The current print issue of Curve features two of my heroes: Muslim reform activist Irshad Manji, and Amy Ray of the Indigo Girls.
Malinda Lo's interview with Irshad Manji (p. 30 of the August 2005 print issue) introduces the Toronto lesbian, who lives with her partner Michelle Douglas, and stresses Manji's contention that "unlike most religions in which fundamentalism is relatively marginal, in Islam, literalism is mainstream and challenging it is forbidden." The solution Manji proposes is a return to the Islamic tradition of ijtihad, or critical thinking. Speaking of the reactions of young Muslim women to her revolutionary message, she says: "They're the ones who've said to me, 'We know that we have the least to lose and the most to gain by being leaders of our communities now, so thank you,' and they tell me, 'tell us where we can sign up to do more." She hopes to found an institute where Muslims can engage in open dialog about the issues of the day. "You don't need to choose between one or the other, Muslim or thinker ... you can, in fact, be both." It's great that Curve is giving Irshad the press she deserves.
Amy Ray's new solo album, "Prom", deals with "the dance between gender and sexuality, man and woman, youth and adulthood, authority and rebellion," as Margaret Coble quotes the Indigo Girls singer. The cover art, featuring a double exposure of Ray, should clue you in to that. Amy Ray (who looks much better without the mustache) talks in the interview about her first crush - "I couldn't see anything but this woman; it was all-consuming ..." and about herself: "I have a very strong male energy ... but I don't feel a stranger to my female side, or estranged from my female body." This helps us understand Amy's enlightened attitude toward transgender people, which I posted about here.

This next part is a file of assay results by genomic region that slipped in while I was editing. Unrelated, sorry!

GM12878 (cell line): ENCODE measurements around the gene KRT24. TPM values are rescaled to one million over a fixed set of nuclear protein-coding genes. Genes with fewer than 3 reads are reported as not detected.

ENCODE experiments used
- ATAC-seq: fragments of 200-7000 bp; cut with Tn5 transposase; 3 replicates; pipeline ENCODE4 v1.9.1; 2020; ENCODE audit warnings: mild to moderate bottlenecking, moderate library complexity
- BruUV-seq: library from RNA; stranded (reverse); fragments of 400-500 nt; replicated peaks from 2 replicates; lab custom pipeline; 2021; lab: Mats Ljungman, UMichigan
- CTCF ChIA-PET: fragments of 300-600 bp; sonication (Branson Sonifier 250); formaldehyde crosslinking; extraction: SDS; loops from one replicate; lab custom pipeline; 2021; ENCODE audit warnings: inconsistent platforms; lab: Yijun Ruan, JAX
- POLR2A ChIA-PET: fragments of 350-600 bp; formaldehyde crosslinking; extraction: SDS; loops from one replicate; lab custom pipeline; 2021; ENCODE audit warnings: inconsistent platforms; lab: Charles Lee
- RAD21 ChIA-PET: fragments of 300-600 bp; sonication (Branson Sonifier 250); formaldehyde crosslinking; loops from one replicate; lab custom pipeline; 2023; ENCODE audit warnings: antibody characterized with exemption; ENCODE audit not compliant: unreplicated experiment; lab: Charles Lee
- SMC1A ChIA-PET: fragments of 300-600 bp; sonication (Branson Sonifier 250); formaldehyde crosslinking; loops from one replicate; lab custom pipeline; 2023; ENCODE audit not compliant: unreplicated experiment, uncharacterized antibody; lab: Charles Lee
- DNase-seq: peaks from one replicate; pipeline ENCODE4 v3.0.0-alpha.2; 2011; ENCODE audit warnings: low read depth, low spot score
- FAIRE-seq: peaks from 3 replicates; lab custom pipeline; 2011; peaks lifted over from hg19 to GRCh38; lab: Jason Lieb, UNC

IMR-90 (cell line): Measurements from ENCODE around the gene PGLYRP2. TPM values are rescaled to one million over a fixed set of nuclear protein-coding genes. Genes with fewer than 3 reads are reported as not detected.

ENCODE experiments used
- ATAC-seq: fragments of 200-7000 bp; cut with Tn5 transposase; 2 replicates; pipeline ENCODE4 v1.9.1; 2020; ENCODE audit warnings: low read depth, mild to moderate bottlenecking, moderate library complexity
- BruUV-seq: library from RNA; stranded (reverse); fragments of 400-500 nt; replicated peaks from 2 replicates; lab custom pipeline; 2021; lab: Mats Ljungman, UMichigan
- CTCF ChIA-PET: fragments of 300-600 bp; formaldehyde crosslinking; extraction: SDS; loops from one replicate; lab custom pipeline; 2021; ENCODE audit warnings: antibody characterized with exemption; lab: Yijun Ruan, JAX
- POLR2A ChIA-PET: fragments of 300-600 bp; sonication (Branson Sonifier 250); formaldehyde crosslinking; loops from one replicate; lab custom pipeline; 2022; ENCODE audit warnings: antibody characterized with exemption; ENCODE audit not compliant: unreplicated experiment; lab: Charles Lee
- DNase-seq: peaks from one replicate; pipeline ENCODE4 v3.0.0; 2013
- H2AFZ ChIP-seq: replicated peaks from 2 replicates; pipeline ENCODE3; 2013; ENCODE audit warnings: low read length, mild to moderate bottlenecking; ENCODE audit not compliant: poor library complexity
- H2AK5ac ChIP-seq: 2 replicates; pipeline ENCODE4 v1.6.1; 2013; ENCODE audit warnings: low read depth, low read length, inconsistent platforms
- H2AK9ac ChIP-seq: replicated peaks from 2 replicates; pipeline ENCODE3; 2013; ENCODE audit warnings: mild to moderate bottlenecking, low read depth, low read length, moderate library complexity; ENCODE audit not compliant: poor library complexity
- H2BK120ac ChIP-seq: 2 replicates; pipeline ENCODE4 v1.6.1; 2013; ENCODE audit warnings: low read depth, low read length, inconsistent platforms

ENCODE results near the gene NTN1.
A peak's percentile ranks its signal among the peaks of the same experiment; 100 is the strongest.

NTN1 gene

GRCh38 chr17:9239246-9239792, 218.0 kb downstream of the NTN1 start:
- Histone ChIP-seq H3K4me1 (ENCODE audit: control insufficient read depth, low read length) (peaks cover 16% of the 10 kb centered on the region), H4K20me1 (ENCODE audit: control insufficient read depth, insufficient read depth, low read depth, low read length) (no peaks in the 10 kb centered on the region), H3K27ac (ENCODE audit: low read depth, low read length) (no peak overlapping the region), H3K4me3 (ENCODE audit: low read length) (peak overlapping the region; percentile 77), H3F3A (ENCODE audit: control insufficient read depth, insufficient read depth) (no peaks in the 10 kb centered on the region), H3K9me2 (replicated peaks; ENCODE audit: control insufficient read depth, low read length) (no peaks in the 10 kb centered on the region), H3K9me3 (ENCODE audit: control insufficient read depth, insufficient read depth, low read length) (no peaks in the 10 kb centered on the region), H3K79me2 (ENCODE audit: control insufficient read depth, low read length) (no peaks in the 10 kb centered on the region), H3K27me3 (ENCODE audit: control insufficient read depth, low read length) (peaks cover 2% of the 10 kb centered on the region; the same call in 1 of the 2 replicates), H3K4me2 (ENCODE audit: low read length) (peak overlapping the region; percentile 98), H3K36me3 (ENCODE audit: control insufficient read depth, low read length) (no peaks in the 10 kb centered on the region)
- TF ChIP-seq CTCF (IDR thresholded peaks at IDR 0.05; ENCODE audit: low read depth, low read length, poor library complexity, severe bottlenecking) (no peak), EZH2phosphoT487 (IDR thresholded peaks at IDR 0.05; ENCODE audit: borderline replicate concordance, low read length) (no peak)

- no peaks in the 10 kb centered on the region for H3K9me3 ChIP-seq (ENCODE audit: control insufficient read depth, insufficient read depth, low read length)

Amy Ray is also very perceptive about understanding different kinds of repression/oppression. In one of the MWMF interviews, she says, "It's not really male privilege if it's somebody who has been treated like a freak for their whole life" - meaning that feminists should not assume that every male-to-female TG person has had it easy living as a man. In the Curve interview, she talks about learning how femme lesbians also experience discrimination within the lesbian community, because they "aren't seen in [their] queerness all the time".
A former girlfriend of mine - also a high femme - made a similar comment about the gay scene during the 1970s and 80s. She said that for gay men, hypermasculinity was the rule - "they all looked like the Village People" - while for women, butch was cool and femme was not. It was as if femininity, either in women or in men, was seen as a liability.
Amy Ray's comment about "queerness" might seem a little strange, because, Don't gay people want to be accepted by society? The answer is yes, but nobody wants to have to choose between being themselves and being accepted. And nobody wants to have to choose between being accepted by the (nonminority) society, and being accpeted by their own (minority) in-group. This is the importance of individual liberty - including, most fundamentally, the freedom of self-identification and -expression. (In fact, I would argue that an enlightened understanding of gender is essential for any future vision of feminism that seeks to move away from the victimhood mentality ... but I'm getting ahead of myself. That's a subject for another post.)
Curve has, once again, given its readers a lot to think about: this time with the views of two women who reject religious dogma, political correctness, and victimology.